Organization: Canadian Wildlife Federation (CWF)
Project Start Date: 2020
Pollinators — bees, flies, butterflies, moths, beetles and hummingbirds — are a diverse group of animals that support our economy and our environment. These unsung heroes of the natural world are declining, both in numbers of species and in numbers of individual animals. Multiple threats appear to be causing these declines, including habitat loss, pesticide use, climate change and disease. To reverse current trends, immediate changes to land use are necessary at a large scale. Transforming our approach to land management will make a big difference.
Canada’s network of rights-of-way — roadsides, power corridors, transmission lines and pipelines — are often mown and sprayed with pesticides throughout the growing season. While our eyes have become accustomed to the uniformity of these lawn features, they displace habitat for pollinating insects and wildlife. Clipped non-native grasses do not provide the food and shelter that pollinators need.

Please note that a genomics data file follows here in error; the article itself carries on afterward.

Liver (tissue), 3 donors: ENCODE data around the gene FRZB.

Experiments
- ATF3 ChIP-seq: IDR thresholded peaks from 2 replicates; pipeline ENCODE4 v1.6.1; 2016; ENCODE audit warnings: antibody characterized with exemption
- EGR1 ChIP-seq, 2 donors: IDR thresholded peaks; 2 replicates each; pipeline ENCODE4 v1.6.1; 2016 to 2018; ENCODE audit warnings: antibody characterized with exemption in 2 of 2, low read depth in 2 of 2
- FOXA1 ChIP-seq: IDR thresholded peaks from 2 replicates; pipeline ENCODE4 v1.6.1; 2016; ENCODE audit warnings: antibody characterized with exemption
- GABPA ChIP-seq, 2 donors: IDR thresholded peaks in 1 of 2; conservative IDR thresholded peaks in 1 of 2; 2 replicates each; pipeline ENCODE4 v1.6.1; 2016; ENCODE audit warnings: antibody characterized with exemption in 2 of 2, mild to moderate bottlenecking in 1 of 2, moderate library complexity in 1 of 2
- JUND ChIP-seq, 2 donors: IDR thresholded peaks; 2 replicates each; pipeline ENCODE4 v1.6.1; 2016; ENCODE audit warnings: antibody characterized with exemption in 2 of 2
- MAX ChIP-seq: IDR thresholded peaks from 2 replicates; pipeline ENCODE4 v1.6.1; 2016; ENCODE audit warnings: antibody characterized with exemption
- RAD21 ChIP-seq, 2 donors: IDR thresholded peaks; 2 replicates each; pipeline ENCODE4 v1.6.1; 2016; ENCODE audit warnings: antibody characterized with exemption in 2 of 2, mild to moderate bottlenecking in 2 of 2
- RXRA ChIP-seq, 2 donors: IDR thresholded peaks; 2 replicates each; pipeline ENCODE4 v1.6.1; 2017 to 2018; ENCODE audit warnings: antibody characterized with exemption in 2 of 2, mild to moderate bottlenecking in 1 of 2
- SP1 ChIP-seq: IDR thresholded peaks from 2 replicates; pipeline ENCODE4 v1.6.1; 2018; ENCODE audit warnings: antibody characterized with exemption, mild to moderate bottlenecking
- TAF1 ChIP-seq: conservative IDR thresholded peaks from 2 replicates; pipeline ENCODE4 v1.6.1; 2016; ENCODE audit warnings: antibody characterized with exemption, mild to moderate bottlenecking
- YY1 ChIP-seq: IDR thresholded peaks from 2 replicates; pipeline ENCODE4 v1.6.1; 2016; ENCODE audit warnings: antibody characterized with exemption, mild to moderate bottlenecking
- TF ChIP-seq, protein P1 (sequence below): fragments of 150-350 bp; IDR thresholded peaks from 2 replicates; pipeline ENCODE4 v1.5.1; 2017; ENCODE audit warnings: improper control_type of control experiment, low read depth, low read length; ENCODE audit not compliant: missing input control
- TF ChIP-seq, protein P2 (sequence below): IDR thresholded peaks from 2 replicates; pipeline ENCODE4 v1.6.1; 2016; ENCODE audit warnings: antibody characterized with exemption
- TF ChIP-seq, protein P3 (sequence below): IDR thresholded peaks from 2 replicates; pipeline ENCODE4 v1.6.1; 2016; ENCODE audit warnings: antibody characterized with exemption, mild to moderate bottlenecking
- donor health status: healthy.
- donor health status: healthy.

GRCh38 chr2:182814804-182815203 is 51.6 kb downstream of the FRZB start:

There is opportunity here! Working landscapes in the U.S. and U.K. are being converted to wildflower meadows, helping pollinator populations recover. Canada can do the same. Lawns in our urban parklands and private backyards also offer an opportunity to give space back to the plant and animal populations that came before us.
As land stewards, we can choose to invite life back into our neighbourhoods and rights-of-way corridors.
Project entered on: June 10, 2020 at 9:56 pm